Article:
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My turn, Larry Efird: Paying attention is only the first step

By Larry Efird

A month or so ago, a good friend gave me a book written by a person I highly respect.

It was a memoir written by Dr. Leighton Ford, brother-in-law of Billy Graham. I still remember Leighton Ford coming to my hometown for a series of meetings when I was in the seventh grade.  I also remember him doing a short devotional on the local news every night that lasted only about 30 seconds but always contained a positive nugget of truth to live by.   

As I read his book, I encountered some life-changing quotes written by some authors of whom I had never heard. Being in the “word business” as a teacher, I’m always looking for quotes and bits of sound advice to share with my students. One such quote made me stop reading and start thinking. Many of my students can read well, but they don’t stop to think about what they’re reading. That’s when I tell them reading is far more than exercising their eyes.

Mary Oliver, an American poet and essayist who died this past year, penned these simple words regarding three basic rules for living one’s life: “Pay attention. Be astonished. Tell about it.”

The first bit of advice is something all teachers have uttered thousands of times: “Pay attention.”

But paying attention is really just the beginning. Paying attention to our lives can effectively open up the door to being astonished. When I go to a high school football game, I pay attention because I’m interested in what’s happening on the field. I’m also amazed and astonished by some of the miraculous plays my kids make during the game. I’m also astonished by the creativity and athletic ability of the cheerleaders and the unhindered school spirit displayed by the band.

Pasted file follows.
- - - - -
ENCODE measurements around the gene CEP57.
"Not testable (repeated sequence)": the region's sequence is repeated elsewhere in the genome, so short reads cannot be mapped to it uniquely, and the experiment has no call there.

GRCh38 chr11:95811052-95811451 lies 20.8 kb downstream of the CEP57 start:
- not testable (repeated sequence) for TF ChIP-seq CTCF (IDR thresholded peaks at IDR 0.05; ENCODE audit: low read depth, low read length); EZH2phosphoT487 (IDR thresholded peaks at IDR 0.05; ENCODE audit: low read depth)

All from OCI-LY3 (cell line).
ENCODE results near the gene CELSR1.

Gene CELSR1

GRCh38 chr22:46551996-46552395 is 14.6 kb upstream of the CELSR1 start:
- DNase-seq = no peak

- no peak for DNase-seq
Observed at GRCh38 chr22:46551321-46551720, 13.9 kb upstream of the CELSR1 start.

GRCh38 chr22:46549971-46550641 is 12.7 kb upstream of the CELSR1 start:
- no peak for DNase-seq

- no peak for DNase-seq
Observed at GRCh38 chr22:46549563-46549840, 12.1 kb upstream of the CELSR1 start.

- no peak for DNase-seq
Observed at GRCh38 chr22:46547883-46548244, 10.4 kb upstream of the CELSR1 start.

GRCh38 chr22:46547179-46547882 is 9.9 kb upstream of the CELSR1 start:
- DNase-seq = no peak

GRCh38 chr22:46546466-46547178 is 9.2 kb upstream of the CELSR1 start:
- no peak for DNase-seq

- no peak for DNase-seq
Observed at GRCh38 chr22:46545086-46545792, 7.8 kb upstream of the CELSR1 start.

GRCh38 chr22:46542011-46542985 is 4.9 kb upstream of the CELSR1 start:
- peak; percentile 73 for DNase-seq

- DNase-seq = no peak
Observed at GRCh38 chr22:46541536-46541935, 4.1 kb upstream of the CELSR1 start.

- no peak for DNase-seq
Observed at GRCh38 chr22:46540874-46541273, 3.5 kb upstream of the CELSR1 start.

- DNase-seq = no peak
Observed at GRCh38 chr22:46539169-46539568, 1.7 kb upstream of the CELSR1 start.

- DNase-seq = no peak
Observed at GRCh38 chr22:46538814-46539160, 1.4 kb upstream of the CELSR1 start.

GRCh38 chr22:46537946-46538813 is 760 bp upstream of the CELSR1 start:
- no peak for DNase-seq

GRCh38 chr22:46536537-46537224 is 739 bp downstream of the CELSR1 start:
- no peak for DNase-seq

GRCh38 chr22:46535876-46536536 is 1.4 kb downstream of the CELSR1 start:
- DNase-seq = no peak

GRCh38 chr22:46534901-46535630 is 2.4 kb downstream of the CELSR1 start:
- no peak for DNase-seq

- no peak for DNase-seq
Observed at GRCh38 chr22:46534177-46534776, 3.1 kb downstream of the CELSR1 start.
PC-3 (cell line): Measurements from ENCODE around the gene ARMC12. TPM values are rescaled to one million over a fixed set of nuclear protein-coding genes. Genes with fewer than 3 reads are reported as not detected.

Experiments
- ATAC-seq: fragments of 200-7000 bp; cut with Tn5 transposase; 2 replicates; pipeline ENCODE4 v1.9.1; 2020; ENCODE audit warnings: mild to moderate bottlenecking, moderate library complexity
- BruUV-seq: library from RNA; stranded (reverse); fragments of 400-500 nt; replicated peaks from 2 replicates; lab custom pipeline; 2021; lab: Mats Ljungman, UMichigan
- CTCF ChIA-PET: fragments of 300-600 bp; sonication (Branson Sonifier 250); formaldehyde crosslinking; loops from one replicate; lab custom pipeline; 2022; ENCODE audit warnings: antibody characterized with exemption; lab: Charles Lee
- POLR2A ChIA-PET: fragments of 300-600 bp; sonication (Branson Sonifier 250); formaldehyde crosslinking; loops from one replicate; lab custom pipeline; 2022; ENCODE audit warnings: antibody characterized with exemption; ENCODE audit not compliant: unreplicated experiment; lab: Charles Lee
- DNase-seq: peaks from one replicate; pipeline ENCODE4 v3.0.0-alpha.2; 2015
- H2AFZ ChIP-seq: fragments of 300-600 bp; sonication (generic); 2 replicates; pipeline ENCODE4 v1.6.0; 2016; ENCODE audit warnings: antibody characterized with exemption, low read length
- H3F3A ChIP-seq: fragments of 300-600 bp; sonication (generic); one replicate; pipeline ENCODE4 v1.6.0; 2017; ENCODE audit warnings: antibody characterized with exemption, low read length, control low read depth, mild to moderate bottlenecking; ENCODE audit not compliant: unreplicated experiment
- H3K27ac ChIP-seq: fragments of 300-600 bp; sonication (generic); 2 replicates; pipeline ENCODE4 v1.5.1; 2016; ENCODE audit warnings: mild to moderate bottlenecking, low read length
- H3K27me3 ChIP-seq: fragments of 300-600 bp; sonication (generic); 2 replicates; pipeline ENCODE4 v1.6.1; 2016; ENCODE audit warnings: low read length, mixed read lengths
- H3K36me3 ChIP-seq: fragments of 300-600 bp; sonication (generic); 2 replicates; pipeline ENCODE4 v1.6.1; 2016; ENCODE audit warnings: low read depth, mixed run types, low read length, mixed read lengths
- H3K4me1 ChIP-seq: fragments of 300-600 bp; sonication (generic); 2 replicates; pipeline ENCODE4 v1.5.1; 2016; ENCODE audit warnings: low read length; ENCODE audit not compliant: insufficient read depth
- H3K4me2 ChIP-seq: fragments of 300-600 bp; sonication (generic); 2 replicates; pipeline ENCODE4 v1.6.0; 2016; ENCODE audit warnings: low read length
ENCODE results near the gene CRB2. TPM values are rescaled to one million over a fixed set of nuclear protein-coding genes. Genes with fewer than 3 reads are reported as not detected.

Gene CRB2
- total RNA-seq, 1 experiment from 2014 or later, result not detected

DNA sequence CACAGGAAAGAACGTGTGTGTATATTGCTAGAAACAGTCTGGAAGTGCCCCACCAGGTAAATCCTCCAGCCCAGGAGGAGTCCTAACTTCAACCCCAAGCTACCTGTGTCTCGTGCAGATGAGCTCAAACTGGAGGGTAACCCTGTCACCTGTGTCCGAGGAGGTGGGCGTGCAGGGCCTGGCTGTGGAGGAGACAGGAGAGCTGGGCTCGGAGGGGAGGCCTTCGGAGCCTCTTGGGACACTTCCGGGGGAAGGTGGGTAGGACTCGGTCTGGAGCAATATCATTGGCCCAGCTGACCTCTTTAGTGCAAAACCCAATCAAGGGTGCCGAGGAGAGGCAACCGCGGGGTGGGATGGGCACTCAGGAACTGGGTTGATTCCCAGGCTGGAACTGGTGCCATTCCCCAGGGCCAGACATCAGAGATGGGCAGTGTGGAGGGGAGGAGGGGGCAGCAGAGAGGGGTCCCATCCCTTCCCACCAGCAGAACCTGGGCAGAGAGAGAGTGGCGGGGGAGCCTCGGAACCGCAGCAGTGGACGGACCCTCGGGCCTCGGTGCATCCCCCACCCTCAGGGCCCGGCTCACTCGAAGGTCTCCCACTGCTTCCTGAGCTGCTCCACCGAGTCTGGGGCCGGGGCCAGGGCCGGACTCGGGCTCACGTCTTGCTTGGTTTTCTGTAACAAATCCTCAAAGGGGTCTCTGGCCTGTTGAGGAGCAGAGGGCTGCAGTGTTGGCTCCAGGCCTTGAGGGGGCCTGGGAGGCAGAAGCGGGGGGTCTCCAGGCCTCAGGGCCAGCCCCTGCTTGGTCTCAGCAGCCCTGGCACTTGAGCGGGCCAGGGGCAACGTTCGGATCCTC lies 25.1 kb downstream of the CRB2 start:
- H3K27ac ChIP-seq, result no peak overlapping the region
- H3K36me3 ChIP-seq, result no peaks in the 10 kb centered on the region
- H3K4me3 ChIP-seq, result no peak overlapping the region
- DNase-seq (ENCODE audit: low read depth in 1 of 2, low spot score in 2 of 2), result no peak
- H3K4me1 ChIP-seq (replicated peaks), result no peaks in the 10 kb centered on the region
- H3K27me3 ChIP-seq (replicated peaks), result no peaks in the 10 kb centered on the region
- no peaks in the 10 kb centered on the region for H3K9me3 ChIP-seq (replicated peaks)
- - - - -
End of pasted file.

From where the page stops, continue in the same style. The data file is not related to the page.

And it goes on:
Being astonished makes me want to tell someone about it, so I might text my wife about a kid who plays with his whole heart every week and who scores his first touchdown of the season in his final game as a senior. I also text her the score, whether we’re winning or not. She cares because she knows how much I do.

But unfortunately, as I am paying attention to the kids on the field, I’m also astonished, and sometimes not in a good way, by the behavior of a few adults who yell toxic comments at coaches and officials.

I’d rather those individuals keep those comments to themselves, but since they are yelling so loudly, I can’t help but pay attention to their caustic invectives.

That’s when I have a choice to make. Do I sit and ignore what’s being said around me in the presence of others who are attending the game to support the team, or do I confront the perpetrators who are obviously not pleased with the scoreboard and who in a misguided way think that voicing public criticism is showing how much they care?

After watching someone yell at the cheerleaders to “get out of the way” when they are performing a dangerous stunt because they can’t see as well as they’d like or another telling band members to sit down as they stand and cheer, I shake my head. I wonder, “Who is the game about, anyway? The kids, or the spectators?” I also wonder why a grown man — or two or three — could insult coaches when they are aware of a coach’s wife and child sitting two or three rows in front of them.

Yes, I paid attention. I was astonished. And now I’m telling about it because I think there are too many adults who don’t understand something basic which even most teenagers do. Shouting unbridled, rude remarks at someone doesn’t do much good. It actually has the opposite effect.

One of the very best parts of teaching in my experience has been going to sporting events and watching my students compete and perform. The enthusiasm of youth keeps the world going, I’m convinced, to drown out the cynicism of those who don’t like what they see “on the scoreboard,” whether it’s in current events or at sporting events.

I’m thankful for people such as Leighton Ford, who cared about a little seventh- grade boy’s life and got my attention. I’m also thankful for writers who help us to see that paying attention is only the first step.    

Larry Efird teaches English at A.L. Brown High School in Kannapolis



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